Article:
What will be expeccted of Detroit in the future for receiving help from the intergovernmental organization?

The de-industrialization of Detroit

Much of Detroit now looks as though it’s a post-apocalyptic scene out of  Cormac McCarthy‘s The Road and has been ravaged by inner-city crime, it is also a city that has been pillaged by predatory lending practices in the ramp up to the 2008 collapse and the auto-bailout which ultimately was the undoing for the cash-strapped city. America has lost much of its manufacturing jobs since so-called free trade agreements like NAFTA, GATT and CAFTA made their way into the corporate lexicon of US industry. These agreements opened the door to ship manufacturing jobs overseas, directly benefiting the globalist controlled corporations with less overhead by tapping into the ‘slave labor’ in  other countries like China, vastly reducing American factory production of which Detroit has become a casualty of. In 2011, it was reported that the United States has lost over 60% of its factory based jobs.

The $80 billion dollar bailout of the auto industry helped Detroit’s failing automakers like GM and Chrysler go from near bankruptcy to gigantic profits. This however, failed to solve the city’s rising unemployment, as auto companies slashed their budget stateside in favor of operations overseas.

When you factor corporate welfare as well as unions into the mix, you see the consolidation of wealth anchored to socialism that directly benefited banks and auto business owners while leaving Detroit running empty.

Subprime predators 

Between 2004 and 2006, 75% of Detroit’s mortgages were subprime loans. In 2012, Detroit homes lost over 30% of their value, as 100,000 homes were foreclosed on. Mike Shane of the activist group Moratorium Now!, had this to say in regards to paying back Wall Street debt, “We’re almost like economic refugees.”  A leading anti-foreclosure lawyer Jerry Goldberg has discussed the situation in Detroit and the dangers of  certain lending practices, “There was predatory lending against people, which precipitated the financial crisis.”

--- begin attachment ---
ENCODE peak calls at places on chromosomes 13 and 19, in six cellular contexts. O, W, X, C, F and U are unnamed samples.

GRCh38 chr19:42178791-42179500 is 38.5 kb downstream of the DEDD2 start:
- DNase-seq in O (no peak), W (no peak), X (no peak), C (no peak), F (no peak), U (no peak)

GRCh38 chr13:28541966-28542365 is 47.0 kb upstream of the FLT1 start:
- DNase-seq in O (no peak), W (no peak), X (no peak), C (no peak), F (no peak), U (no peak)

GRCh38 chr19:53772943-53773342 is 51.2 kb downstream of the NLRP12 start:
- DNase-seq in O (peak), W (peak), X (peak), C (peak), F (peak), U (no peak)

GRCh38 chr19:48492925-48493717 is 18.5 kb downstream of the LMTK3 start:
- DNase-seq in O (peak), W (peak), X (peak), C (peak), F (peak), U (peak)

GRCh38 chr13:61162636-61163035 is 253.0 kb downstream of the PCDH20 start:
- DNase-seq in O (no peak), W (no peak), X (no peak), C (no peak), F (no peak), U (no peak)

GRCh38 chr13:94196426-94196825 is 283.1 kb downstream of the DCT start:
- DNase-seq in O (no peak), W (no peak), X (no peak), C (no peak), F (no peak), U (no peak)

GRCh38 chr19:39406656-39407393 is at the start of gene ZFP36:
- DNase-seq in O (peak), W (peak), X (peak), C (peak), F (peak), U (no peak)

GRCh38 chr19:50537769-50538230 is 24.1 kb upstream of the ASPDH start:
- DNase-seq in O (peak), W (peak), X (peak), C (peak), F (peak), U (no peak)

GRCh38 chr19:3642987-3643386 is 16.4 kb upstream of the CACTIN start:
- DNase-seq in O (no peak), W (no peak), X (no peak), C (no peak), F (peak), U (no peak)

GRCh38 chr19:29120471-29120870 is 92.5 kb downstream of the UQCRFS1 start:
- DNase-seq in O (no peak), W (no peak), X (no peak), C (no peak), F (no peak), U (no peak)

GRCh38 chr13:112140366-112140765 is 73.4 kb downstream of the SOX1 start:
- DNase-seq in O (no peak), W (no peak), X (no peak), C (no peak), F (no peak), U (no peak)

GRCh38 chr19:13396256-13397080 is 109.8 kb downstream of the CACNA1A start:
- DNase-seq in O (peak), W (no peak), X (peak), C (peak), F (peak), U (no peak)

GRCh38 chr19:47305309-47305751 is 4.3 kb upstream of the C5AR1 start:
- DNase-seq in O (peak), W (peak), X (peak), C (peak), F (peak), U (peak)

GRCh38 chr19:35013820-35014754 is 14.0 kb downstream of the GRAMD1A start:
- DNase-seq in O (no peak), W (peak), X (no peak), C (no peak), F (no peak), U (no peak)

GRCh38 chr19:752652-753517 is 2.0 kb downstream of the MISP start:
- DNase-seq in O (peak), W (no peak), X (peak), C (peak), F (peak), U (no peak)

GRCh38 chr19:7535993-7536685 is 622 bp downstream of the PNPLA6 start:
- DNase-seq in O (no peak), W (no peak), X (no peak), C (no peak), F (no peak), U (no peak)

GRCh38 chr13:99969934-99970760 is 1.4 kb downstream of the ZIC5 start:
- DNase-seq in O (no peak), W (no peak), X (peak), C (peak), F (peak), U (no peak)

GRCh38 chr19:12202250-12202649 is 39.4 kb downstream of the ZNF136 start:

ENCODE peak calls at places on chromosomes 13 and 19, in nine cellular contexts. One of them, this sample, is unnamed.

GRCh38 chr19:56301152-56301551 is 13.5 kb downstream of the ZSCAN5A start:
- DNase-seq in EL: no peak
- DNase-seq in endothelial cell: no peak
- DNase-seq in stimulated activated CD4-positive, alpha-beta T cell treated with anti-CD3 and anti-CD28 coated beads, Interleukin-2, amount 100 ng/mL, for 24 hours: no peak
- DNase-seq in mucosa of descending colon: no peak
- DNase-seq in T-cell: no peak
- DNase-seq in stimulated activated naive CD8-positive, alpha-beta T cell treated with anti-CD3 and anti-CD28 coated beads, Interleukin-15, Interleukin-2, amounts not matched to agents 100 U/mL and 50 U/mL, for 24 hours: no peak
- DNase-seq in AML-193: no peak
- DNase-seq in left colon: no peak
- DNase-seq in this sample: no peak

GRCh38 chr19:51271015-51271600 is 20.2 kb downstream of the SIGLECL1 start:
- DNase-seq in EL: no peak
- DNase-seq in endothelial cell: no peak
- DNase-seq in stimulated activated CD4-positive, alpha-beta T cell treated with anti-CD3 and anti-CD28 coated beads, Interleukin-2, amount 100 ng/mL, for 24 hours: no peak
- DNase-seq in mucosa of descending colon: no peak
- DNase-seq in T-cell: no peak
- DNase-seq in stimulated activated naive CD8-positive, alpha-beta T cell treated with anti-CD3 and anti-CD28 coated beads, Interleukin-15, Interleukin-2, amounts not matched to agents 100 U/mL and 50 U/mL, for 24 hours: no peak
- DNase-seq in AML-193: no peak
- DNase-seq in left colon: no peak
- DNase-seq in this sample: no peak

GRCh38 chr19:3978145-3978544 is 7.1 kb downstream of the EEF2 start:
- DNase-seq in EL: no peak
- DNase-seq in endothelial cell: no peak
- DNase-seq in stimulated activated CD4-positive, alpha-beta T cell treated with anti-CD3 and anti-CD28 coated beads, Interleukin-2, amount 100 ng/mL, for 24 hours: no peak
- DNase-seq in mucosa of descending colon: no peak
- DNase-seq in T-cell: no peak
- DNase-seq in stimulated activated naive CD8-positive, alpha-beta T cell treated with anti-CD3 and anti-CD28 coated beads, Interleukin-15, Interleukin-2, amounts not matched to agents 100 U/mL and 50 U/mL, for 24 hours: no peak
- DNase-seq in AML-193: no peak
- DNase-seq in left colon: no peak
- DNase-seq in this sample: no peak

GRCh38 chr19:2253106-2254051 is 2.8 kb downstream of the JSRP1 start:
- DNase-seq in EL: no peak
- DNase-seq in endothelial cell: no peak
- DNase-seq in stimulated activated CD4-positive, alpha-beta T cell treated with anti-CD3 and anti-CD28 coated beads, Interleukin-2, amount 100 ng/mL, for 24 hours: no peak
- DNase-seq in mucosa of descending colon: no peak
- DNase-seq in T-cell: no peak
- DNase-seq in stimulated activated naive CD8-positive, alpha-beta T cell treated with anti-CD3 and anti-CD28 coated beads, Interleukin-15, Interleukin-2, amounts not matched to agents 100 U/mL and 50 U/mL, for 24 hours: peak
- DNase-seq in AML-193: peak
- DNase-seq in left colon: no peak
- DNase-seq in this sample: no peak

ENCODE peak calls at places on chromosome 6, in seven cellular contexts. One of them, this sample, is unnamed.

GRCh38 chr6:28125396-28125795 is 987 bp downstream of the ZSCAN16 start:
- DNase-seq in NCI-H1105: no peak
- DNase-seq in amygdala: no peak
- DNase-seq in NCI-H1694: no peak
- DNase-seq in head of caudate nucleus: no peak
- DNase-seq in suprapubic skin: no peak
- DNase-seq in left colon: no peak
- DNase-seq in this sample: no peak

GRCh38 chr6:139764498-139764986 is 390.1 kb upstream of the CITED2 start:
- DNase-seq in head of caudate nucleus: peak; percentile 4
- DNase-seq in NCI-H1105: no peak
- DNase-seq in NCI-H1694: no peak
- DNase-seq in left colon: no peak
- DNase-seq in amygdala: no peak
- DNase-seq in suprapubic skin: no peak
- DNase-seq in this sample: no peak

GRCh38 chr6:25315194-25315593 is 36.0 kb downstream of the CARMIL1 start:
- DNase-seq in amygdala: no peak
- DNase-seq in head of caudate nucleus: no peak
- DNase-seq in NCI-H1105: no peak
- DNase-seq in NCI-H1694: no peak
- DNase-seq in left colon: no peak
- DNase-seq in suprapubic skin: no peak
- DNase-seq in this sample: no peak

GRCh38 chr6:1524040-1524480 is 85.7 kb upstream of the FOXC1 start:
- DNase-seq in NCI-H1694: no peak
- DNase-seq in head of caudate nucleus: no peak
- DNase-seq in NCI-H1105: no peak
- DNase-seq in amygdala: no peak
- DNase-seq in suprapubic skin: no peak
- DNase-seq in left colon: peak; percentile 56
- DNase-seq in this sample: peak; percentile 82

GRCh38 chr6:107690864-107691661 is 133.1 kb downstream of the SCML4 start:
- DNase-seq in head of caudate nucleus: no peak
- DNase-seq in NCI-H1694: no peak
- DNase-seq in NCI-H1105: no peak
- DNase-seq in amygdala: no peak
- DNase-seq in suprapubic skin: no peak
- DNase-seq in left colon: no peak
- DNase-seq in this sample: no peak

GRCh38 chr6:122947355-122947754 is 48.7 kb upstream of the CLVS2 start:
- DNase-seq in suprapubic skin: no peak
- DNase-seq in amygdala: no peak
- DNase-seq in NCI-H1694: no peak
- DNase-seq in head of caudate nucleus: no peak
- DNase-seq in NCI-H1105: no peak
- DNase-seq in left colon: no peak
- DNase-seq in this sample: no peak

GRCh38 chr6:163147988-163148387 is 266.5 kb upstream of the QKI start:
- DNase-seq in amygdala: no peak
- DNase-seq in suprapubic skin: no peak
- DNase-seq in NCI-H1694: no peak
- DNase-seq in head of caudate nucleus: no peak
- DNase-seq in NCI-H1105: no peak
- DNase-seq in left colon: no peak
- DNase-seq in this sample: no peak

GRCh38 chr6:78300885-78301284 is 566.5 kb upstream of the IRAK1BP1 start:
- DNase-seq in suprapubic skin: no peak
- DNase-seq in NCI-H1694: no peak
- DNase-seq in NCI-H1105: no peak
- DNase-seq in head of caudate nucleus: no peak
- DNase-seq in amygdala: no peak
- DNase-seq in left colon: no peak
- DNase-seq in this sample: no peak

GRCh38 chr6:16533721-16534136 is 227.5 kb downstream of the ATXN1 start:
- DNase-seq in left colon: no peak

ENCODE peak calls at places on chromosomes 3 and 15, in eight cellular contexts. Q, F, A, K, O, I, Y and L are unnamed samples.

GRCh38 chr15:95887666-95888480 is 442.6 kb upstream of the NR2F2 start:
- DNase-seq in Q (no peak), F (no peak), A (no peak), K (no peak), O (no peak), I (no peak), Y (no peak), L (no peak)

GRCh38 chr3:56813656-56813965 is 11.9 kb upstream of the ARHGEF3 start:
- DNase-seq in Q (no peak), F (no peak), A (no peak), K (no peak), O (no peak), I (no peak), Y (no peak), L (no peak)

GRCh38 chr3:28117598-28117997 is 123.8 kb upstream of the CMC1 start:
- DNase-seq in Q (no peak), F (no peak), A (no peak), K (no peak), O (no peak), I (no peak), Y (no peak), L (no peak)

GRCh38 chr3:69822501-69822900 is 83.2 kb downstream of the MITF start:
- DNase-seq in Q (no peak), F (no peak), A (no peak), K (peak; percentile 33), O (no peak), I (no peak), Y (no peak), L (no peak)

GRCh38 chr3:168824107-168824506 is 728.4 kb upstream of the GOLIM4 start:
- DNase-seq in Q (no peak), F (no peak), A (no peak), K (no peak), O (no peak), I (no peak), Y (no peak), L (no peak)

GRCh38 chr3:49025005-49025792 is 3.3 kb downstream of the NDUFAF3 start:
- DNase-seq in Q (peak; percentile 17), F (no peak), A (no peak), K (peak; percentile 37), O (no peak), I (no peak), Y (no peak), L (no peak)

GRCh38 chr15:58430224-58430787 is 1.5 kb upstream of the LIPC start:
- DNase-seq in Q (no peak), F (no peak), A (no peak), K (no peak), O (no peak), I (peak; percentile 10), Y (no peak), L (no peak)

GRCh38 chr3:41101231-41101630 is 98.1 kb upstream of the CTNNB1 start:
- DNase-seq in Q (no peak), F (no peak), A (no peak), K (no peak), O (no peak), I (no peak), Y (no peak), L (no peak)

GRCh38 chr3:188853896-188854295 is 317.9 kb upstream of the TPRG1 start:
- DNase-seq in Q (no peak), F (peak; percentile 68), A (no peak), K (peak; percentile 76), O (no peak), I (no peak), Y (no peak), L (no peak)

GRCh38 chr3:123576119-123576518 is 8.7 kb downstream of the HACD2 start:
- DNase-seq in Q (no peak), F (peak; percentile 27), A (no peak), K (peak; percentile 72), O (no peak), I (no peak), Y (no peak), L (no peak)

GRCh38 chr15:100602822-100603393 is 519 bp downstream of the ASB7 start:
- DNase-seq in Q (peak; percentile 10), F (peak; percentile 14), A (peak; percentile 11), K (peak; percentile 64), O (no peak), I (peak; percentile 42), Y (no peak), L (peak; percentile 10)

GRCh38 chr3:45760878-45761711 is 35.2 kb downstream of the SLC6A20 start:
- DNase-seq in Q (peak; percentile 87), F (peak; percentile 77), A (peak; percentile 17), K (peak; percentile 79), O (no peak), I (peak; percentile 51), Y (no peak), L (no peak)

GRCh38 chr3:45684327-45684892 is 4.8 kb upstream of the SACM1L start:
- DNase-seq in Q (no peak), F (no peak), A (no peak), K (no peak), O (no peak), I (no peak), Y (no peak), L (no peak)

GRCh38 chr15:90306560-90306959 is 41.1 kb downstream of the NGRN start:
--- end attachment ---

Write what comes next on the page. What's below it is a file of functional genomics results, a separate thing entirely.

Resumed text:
IMAGE: ‘Land of the Dead’ – The interior of Michigan Central Station in present day disrepair, it was once an iconic building in the ‘Motor City’ originally built in 1913. The Moroun family has slowly begun renovating the former picturesque structure (Photo: Islandbreath.blogspot.com)

Here’s an RT report on YouTube depicting the still unfolding humanitarian crisis in Detroit…

Cutting off water to Detroit’s poor ‘an affront to human rights,’ says UN

Russia Today

Residents of Detroit, Michigan who are $150 or two months past-due on their water bills are having their water shut off by the bankrupt city. Now, even the United Nations has stepped in, saying Detroit is in violation of the human right to water.

The Detroit Water and Sewerage Department (DWSD) is facing $5 billion in bad debt, and is scrambling to recoup its losses. The city, which filed the largest municipal bankruptcy in history last year, argues that the financial burden of paying water bills has been put on the back burner by many families who didn’t believe services would be shut off. Those bills have gone up 120 percent in the past decade, well beyond the national average.

“We sent out a little over 46,000 shutoff notices in May. Of those 46,000 shutoff notices, about 4,500 were actually shut off,” Greg Eno, a DWSD public affairs specialist, told RT.

Within 24 hours, 60 percent of the affected customers paid their accounts in full and had their service immediately restored. Forty percent of the remaining customers had their service restored within 48 hours, DWSD said in a statement.

“Many of the properties that we shut off are actually vacant structures, not occupied homes,” DWSD Director Sue McCormick said.

The public utility has threatened to cut off water to 150,000 Detroit residents so far, and the shutoffs could affect up to 300,000 of the city’s poor African-American community, according to the Root. Since March, water service for up to 3,000 customers per week has been cut off.

Read more from RT…